“The Expendables 3” is the movie equivalent of fast food, McDonald’s at the megaplex. If you’ve seen the first two “Expendables,” you know exactly what you’ll be getting with the third: a testosterone burger, heavy on the ketchup with a hefty helping of hot lead on the side.
“E3” is a triumph of stunt casting, an assemblage of aging action stars: Stallone! Schwarzenegger! Snipes! Gibson! Banderas! Ford! They’re relics, really, desperate to prove they’re still relevant. That’s particularly true of Wesley Snipes and Mel Gibson, eager to get back in audience good graces after running afoul of the law (Snipes: tax evasion; prison) and public opinion (Gibson: highly publicized, crazed, career-killing tantrums).
With Stallone’s and Schwarzenegger’s individual projects routinely tanking these days, only “Expendables” movies, with their worldwide big box-office grosses, have returned them to something approaching their former glories.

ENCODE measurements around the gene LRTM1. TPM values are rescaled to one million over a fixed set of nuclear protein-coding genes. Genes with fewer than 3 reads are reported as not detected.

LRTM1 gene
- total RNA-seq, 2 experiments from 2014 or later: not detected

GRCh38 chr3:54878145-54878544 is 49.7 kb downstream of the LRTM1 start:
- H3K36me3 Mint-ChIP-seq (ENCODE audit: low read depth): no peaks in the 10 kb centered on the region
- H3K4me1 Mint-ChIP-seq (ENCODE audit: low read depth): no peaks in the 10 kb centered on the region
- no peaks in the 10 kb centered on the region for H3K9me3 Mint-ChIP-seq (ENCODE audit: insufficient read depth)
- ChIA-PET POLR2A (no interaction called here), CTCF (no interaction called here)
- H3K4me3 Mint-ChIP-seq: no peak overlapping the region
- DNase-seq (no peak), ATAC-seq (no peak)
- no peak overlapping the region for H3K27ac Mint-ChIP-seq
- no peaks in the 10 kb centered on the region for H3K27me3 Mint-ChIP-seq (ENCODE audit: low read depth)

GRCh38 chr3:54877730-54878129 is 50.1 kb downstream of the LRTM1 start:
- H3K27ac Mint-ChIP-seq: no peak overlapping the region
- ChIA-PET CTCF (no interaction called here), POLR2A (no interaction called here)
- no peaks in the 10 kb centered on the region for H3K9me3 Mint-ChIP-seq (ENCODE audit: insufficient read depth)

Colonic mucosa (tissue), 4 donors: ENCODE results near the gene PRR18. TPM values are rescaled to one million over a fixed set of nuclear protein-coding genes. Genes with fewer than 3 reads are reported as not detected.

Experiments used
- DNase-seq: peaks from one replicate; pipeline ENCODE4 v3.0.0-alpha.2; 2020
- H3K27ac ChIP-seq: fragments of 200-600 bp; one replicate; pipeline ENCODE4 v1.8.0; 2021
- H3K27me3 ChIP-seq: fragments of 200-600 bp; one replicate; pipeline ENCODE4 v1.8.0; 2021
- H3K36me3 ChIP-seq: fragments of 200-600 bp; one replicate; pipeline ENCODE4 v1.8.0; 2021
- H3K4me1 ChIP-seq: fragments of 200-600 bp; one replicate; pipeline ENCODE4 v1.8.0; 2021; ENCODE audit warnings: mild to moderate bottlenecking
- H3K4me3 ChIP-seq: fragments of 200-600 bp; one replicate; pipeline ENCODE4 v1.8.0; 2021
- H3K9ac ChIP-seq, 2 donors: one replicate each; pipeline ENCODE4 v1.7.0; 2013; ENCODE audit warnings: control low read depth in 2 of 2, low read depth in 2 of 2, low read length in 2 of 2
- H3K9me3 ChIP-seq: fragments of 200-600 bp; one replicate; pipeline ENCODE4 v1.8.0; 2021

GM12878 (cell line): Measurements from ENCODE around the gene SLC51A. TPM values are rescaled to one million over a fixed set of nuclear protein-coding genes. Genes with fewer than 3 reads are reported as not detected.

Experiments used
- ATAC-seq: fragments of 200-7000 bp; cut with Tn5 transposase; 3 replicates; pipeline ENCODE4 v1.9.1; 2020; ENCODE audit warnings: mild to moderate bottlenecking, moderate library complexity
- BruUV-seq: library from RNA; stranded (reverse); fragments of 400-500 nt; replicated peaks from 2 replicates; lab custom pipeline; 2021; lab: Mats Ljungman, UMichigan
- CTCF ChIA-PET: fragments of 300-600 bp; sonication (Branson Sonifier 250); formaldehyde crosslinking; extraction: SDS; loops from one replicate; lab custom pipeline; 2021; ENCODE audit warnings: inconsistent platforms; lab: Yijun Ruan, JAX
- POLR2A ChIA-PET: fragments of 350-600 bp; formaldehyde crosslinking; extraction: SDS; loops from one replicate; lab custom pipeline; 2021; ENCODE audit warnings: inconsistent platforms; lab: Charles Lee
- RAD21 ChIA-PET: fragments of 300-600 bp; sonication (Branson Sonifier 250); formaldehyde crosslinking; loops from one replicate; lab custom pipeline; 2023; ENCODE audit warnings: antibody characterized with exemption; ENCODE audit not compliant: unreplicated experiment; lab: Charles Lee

So back they go, grabbing up big guns and ducking big explosions, now and then cracking wise (Snipes has been given a tax-evasion joke), doing what they do because it seems they don’t know anything else they can do that audiences will want to see.
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“E3’s” plotting is so lazy it qualifies as negligence. In the picture’s two biggest set pieces, Stallone’s band of Expendables mercenaries practically stroll into battle in broad-daylight raids mowing down hundreds of extras. Planning? Stealth? Believability? Forget it.
When a mission goes wrong and Stallone’s character feels obliged to fire his old crew and recruit a gaggle of younger guns, the newbies’ personalities are barely sketched. Then they’re quickly sidelined so that the old guys can ride to their rescue.
Predictable as the sunrise, all of it.
Soren Andersen: email@example.com